But academic incentives, increasingly influenced by research funding schemes such as the UK’s Research Excellence Framework, require and reward evidence of ‘impact’ upon the world. Many academics are encouraged by such pressures to improve relevance and engagement, even if they object to overly simplistic ideas of ‘impact’. The challenge is to be able to marry such pressures with the approach to furthering knowledge in an open-ended and exploratory way
These differences in how research is understood are not superficial. They have their origins in the different organisational, professional and cultural systems that underpin the work of INGOs and academics. We can see these differences manifested in incentives, timescales, priorities and capacities (see Box 1).
THE OBSTACLES TO COLLABORATION
Impact versus publication. While funding incentives push academics towards collaboration with INGOs and other actors able to deliver the elusive ‘impact’, other disciplinary and career pressures appear to push in the opposite direction. The rather closed nature of academia’s epistemic communities, buttressed by shared and often exclusive language and common assumptions, deters would-be collaborators, while the pressure to publish in peer-reviewed journals and acquire a reputation within a given discipline shifts incentives away from collaboration with ‘outsiders’.
Urgency versus wait and see. INGOs’ focus is urgent, immediate and often in response to events. They prefer moving quickly and loudly – reaching as many people as possible, and influencing them – without necessarily having time for slower forms of academic engagement. Academics work to a different rhythm, both in terms of the issues and in the way they respond to them. When Oxfam won some research funding with the Institute of Development Studies to explore food price volatility (Scott-Villiers et al. 2016), it was top of our advocacy agenda, but food prices calmed down, the campaigns spotlight moved on, and the resulting research, though interesting, struggled to stay connected to Oxfam’s evolving agenda.
For small NGOs, whether national or international, research support is absent when it is most needed – during the design and implementation of projects. Instead, researchers often only show up when the organisation has developed some ‘good practice’ and then only to document the outcomes.
Status quo versus originality. INGOs do need good research to tell them what is going well or badly, what they need to do more of, less of etc. But also (and increasingly) they need targeted research to help prove to donors that they are value for money. This often means validating the status quo. Researchers on the other hand may be looking to find a new angle, move a debate on and make a name for themselves among their peers. These agendas can occasionally be complementary, but in practice often lead to tension, with INGOs experiencing researchers as unhealthily preoccupied with ‘talking down’ success stories and attacking aid agencies’ performance and legitimacy, often on the flimsiest of evidence (Green 2012).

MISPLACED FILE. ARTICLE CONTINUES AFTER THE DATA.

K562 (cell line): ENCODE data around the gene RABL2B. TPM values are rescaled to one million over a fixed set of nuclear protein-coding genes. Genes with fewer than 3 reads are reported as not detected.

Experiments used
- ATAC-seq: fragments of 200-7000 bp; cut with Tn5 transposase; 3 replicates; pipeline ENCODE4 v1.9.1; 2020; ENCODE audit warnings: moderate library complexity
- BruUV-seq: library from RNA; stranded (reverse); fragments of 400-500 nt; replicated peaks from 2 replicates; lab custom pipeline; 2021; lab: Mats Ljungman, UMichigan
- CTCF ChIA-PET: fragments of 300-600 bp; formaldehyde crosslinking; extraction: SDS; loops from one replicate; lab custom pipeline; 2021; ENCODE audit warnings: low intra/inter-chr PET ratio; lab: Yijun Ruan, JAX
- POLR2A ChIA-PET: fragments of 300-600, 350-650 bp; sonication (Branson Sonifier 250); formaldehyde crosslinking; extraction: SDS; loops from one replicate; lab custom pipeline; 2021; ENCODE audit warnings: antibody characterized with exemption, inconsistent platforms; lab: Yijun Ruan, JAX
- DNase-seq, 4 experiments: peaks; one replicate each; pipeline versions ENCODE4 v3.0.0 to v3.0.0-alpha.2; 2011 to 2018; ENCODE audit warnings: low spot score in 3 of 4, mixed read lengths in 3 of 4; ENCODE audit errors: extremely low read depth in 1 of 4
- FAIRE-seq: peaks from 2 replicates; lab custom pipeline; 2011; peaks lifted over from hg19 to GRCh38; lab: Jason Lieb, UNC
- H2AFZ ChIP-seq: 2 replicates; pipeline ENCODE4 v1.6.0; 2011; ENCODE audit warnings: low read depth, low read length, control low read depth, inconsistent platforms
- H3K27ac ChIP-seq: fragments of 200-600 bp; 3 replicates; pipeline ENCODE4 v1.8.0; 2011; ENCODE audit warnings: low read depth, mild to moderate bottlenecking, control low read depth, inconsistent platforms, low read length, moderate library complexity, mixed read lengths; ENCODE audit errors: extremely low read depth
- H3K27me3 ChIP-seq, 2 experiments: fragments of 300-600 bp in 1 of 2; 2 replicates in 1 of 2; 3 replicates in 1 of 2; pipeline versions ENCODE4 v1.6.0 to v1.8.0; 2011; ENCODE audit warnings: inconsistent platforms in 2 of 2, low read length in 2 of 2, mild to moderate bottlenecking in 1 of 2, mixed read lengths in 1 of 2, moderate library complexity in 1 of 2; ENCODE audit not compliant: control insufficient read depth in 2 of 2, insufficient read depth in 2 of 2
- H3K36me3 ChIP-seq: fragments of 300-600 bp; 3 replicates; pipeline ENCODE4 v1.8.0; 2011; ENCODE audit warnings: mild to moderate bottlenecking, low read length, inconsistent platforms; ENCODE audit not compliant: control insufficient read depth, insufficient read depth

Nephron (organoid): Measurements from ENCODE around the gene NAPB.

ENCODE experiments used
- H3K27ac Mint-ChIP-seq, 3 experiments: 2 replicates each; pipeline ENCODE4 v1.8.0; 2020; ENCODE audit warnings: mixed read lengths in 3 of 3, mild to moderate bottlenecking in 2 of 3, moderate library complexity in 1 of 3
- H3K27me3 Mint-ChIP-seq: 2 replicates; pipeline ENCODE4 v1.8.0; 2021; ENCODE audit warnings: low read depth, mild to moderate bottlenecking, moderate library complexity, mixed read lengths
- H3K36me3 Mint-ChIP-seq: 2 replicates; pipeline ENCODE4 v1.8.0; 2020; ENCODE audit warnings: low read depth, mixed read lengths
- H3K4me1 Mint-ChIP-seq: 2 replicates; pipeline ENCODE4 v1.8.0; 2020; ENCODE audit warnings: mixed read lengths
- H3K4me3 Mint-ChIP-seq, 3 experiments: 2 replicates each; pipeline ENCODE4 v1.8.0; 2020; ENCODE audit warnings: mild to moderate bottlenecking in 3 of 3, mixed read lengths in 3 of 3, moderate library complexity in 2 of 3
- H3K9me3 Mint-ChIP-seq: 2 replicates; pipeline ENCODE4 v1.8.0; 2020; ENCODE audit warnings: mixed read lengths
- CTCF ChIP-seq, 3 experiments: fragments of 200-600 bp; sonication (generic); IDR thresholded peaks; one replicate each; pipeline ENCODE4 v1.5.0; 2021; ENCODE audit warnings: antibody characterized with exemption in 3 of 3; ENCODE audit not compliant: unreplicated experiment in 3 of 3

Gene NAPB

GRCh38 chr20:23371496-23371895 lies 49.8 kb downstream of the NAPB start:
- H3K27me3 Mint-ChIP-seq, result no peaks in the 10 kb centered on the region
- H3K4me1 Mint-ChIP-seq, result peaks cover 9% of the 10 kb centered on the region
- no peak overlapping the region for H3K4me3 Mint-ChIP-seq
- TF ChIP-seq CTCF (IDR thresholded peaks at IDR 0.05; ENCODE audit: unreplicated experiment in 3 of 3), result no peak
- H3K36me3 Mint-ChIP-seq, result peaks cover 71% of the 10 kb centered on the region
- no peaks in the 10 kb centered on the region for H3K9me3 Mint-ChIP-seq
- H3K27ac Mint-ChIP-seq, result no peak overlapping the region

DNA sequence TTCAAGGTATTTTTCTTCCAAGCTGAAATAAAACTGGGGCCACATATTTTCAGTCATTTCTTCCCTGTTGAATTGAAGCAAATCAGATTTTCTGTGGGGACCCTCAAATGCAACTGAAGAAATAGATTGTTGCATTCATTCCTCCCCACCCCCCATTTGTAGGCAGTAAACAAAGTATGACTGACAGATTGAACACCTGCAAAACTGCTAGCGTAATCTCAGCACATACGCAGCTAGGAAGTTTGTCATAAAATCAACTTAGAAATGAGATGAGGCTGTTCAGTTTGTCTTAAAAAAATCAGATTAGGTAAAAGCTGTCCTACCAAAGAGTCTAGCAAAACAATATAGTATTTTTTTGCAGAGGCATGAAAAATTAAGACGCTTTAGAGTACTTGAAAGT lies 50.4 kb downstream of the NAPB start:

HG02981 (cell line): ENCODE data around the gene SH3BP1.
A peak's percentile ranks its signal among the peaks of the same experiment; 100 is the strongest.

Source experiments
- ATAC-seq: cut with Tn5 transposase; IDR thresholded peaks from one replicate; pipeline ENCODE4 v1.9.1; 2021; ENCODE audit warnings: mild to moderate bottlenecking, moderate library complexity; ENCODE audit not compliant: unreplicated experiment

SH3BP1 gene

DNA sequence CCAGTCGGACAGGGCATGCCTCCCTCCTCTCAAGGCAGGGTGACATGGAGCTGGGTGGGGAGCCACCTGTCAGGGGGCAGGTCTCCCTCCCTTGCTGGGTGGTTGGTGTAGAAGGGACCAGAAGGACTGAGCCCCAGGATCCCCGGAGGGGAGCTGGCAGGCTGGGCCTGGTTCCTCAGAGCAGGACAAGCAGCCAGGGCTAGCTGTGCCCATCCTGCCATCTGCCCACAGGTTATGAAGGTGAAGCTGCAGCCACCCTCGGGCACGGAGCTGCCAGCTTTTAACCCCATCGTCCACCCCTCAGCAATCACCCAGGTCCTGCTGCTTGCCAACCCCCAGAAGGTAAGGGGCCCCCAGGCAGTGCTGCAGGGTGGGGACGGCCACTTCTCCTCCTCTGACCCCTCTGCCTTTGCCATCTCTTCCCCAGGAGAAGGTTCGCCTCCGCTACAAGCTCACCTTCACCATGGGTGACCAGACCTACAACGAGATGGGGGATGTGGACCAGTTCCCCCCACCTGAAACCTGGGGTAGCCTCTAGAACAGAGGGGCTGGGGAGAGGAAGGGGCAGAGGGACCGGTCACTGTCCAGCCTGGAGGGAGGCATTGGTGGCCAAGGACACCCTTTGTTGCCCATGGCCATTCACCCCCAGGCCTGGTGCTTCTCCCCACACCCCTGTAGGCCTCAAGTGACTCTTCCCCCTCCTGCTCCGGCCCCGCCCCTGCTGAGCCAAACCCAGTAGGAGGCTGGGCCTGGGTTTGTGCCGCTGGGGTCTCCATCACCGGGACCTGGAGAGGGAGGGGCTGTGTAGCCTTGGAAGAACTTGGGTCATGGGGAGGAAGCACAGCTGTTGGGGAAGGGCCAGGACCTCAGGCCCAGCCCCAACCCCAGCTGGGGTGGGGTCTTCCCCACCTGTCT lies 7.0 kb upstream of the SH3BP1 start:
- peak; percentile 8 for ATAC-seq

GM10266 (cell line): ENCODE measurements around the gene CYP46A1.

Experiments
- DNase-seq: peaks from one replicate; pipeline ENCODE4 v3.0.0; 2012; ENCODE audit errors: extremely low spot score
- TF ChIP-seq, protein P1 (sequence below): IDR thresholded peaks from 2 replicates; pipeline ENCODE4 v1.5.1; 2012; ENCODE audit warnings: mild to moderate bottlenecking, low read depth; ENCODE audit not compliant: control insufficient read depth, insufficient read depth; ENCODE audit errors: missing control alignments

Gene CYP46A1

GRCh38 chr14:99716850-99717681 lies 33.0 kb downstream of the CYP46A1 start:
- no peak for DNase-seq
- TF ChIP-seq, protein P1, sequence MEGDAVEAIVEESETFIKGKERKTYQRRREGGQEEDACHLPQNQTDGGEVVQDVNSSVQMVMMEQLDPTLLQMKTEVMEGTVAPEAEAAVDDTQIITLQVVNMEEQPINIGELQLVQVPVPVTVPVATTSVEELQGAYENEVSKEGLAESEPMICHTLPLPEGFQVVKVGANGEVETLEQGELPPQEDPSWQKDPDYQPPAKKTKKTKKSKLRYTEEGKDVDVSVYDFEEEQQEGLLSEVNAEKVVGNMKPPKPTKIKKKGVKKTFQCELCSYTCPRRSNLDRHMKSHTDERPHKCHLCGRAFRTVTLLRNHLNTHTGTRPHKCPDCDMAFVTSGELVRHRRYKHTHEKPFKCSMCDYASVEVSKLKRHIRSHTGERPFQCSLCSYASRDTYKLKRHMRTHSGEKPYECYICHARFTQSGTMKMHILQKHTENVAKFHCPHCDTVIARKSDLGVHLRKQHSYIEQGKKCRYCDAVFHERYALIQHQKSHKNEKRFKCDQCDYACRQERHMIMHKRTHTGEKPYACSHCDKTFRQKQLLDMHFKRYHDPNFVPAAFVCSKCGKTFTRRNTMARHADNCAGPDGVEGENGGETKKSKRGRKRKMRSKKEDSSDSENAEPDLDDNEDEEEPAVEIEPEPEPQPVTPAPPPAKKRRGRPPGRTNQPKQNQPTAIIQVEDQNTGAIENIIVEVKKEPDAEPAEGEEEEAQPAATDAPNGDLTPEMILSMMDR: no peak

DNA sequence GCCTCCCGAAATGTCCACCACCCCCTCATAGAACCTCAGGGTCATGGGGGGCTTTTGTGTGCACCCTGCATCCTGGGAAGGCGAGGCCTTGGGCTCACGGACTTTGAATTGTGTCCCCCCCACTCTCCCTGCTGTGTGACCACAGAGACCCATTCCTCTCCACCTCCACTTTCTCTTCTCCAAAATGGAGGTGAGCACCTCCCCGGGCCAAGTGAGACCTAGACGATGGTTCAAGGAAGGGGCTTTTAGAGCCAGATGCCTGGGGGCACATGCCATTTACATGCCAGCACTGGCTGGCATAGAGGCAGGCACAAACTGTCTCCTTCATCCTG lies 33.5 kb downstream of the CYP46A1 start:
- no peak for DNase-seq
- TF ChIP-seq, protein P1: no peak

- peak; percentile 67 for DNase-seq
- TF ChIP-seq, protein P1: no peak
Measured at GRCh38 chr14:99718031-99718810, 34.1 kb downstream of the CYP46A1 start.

Thinking versus talking. Research is very underfunded in INGOs and is distributed across organisations. In Oxfam GB, the policy research team behind its high-profile research papers on inequality for Davos (see, for example, Oxfam 2016), and other impressive work, has eight staff. By contrast, the Oxfam Head of Research, Irene Guijt, has calculated that, countries belonging to the Organisation for Economic Co-operation and Development are now home to 5.5 million full-time academics. There are lots of smart researchers working elsewhere within Oxfam – on programme monitoring, evaluation, learning, or doing research as part of their advocacy roles – but even then, by one calculation, across the whole of Oxfam International research staff come to just 7 per cent of communications staff (a cynic might therefore say we prize talking 14 times more than thinking). Hardly surprising, then, that it is really hard for INGOs to engage with academics, even if it’s just to organise meetings to share ideas and explore common interests.
How do INGOs and academics influence policy and practice
The avowed purpose of much research activity by both academics and INGOs is to influence decision-making by policymakers and practitioners. But the evidence for effectiveness of these efforts is remarkably thin, in terms of both the supply of influential research and the demand for it. As INASP has found:
There is a shortage of evidence on policy makers’ actual capacity to use research evidence and there is even less evidence on effective strategies to build policy makers’ capacity. Furthermore, many presentations highlighted the insidious effect of corruption on use of evidence in policy making processes. Research-evidence is often used opportunistically to back up pre-existing political decisions/opinions (confirmation bias)